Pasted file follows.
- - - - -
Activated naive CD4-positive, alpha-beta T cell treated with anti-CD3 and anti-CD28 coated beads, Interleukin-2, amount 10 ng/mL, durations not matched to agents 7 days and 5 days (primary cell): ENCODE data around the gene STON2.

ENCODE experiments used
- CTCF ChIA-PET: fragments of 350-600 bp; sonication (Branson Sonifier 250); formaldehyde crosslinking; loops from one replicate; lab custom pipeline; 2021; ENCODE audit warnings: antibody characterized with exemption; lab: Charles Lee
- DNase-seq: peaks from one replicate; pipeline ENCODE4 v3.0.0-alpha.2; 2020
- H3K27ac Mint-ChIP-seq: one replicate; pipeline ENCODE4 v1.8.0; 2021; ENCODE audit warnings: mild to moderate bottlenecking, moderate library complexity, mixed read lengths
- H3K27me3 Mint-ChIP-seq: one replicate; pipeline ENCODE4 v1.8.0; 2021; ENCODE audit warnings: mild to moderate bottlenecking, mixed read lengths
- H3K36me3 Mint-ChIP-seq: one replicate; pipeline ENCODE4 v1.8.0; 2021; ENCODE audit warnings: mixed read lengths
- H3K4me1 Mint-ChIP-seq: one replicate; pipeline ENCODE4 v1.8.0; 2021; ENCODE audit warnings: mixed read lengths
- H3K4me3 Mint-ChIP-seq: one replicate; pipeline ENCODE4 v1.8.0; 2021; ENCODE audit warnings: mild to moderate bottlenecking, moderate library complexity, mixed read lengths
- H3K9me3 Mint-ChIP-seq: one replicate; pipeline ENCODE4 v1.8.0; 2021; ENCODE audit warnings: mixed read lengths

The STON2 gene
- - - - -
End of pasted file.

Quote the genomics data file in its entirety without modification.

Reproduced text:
Activated naive CD4-positive, alpha-beta T cell treated with anti-CD3 and anti-CD28 coated beads, Interleukin-2, amount 10 ng/mL, durations not matched to agents 7 days and 5 days (primary cell): ENCODE data around the gene STON2.

ENCODE experiments used
- CTCF ChIA-PET: fragments of 350-600 bp; sonication (Branson Sonifier 250); formaldehyde crosslinking; loops from one replicate; lab custom pipeline; 2021; ENCODE audit warnings: antibody characterized with exemption; lab: Charles Lee
- DNase-seq: peaks from one replicate; pipeline ENCODE4 v3.0.0-alpha.2; 2020
- H3K27ac Mint-ChIP-seq: one replicate; pipeline ENCODE4 v1.8.0; 2021; ENCODE audit warnings: mild to moderate bottlenecking, moderate library complexity, mixed read lengths
- H3K27me3 Mint-ChIP-seq: one replicate; pipeline ENCODE4 v1.8.0; 2021; ENCODE audit warnings: mild to moderate bottlenecking, mixed read lengths
- H3K36me3 Mint-ChIP-seq: one replicate; pipeline ENCODE4 v1.8.0; 2021; ENCODE audit warnings: mixed read lengths
- H3K4me1 Mint-ChIP-seq: one replicate; pipeline ENCODE4 v1.8.0; 2021; ENCODE audit warnings: mixed read lengths
- H3K4me3 Mint-ChIP-seq: one replicate; pipeline ENCODE4 v1.8.0; 2021; ENCODE audit warnings: mild to moderate bottlenecking, moderate library complexity, mixed read lengths
- H3K9me3 Mint-ChIP-seq: one replicate; pipeline ENCODE4 v1.8.0; 2021; ENCODE audit warnings: mixed read lengths

The STON2 gene